The banner also used to be up for the visiting team as they ran out onto the field until Ohio State players tore it down in 1973. The epic radio call that followed from Michigan's Bob Ufer is one of the best examples of this heated rivalry. The 1973 game ended in a 10-10 tie, and both the Wolverines and Buckeyes finished with undefeated records (10-0-1 for Michigan, 9-0-1 for Ohio State). Ohio State was awarded the opportunity to play in the Rose Bowl, but the tie prevented the previously No. 1 Buckeyes from winning a national championship (finishing instead at No. 2). Michigan did not play in a bowl game, but this season helped end the Big Ten's “Rose Bowl or No Bowl” mentality.
The Go Blue banner has become one of the most duplicated traditions in football, trickling down to lower divisions, and even the high school level. But the banner at Michigan is one of the earliest and, undoubtedly, most famous college football banner of them all.
The majestic trees have been removed, and a new plan for Toomer's Corner has been developed. But the stupid actions of one idiotic man can't stop a tradition like “rolling the corner” at Auburn.
Regardless of how long it takes, and regardless of what the new intersection of Magnolia Avenue and College Street becomes, we're certain the proud Tigers fans will find a way to roll the corner after every big Auburn victory.
And it's an event that just has to be experienced to appreciate.
Bands have their own traditions, and many of them involve some of the most complex formations the human mind can imagine. The SEC might be home to sequined, baton-twirling dancing girls, but it's the Big Ten that leads the way in musicianship and precision march execution.
One of the most complex and visually appealing formations performed by any marching band is the “spinning the 'S'” by Michigan State's Spartan Marching Band. If you think watching it on video is cool, it's even better in person.
There are plenty of rivalry games that should be on your bucket list, and we'll get to many of them in due course. But the first game we want to mention is also one of the oldest. It's so old, in fact, that it doesn't have a name other than “The Game.” We're talking, of course, about Harvard versus Yale.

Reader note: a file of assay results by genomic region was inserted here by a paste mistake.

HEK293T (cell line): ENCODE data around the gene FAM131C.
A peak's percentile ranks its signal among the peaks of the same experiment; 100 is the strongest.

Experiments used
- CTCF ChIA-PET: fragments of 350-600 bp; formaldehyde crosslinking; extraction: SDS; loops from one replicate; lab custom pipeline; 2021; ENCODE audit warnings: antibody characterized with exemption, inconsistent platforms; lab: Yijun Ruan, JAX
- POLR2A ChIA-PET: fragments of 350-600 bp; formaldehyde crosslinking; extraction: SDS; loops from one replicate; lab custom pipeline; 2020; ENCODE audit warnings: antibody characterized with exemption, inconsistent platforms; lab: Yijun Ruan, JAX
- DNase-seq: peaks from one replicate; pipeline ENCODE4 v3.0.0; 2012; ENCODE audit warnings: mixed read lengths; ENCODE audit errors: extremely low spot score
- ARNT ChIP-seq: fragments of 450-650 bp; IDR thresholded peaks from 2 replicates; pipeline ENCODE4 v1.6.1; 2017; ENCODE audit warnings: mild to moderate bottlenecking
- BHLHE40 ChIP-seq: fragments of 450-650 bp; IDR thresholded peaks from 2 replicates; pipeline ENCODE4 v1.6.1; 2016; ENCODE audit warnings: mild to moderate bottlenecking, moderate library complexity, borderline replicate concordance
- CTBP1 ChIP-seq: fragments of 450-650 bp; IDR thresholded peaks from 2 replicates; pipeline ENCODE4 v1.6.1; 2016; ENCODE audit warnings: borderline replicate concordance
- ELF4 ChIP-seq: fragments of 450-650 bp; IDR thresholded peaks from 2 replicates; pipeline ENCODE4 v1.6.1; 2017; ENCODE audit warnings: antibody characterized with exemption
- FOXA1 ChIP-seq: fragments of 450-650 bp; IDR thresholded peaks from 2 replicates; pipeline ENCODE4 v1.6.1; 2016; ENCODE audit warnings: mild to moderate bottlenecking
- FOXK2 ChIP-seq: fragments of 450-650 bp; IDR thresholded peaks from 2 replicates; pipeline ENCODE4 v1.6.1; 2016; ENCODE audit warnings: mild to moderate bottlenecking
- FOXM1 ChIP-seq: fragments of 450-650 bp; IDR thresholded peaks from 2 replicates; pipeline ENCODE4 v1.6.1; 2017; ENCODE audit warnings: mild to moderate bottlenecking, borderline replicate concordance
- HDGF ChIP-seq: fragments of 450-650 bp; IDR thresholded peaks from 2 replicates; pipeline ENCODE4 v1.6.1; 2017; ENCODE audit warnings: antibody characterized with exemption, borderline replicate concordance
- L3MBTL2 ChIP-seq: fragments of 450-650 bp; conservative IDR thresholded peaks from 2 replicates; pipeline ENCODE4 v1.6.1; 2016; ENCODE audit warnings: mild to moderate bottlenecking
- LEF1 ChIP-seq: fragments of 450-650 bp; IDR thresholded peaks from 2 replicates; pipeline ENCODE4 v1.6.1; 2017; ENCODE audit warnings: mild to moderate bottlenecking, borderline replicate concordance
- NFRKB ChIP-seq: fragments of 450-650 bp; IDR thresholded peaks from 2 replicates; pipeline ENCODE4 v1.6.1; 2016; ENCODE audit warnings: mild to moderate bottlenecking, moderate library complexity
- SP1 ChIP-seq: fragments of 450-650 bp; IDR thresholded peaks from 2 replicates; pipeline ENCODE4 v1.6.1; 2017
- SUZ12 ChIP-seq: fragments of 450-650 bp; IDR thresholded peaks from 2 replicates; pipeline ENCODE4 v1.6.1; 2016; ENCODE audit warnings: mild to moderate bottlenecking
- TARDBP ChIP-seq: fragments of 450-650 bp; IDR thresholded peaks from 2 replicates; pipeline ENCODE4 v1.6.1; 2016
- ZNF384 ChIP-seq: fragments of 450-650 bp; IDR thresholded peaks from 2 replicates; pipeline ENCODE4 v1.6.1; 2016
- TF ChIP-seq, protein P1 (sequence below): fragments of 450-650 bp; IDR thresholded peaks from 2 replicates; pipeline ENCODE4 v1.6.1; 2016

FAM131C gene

Long before anyone at Alabama knew how to play football or anyone could point to the University of Southern California on a map, Harvard and Yale had been duking it out annually for a national championship. From the first awarding of it in 1869, either Harvard or Yale won at least a share of 35 national championships through 1920.
The Ivy League dominated college football until Michigan upset the apple cart in 1901 with the first title for a team not from the east coast, but Yale and Harvard continued to be in the national title picture until the 1930s.
Today, the Ivy League doesn't participate in the FCS playoffs, and the conference championship is the ultimate honor for these non-scholarship players. So while we won't see any crystal footballs or Heisman Trophies, attending “The Game” is still a great tradition that every college football fan should see at least once.
In the state of Texas, everything has to be big, and that includes the motivational tools used by the Texas Longhorns.
While plenty of teams have something they rub, touch or slap on the way onto the field, there's just something so “Texas” about the Longhorns' choice of, well, longhorns, that is both appropriate and unique.
Any college football fan growing up in Texas has probably dreamed of touching those horns, and even if you didn't, you have to admit it would still be pretty cool.
There are very few pregame activities that can compare with the adrenaline and excitement of the game itself, but taking a ride on the Sooner Schooner has got to be one of them.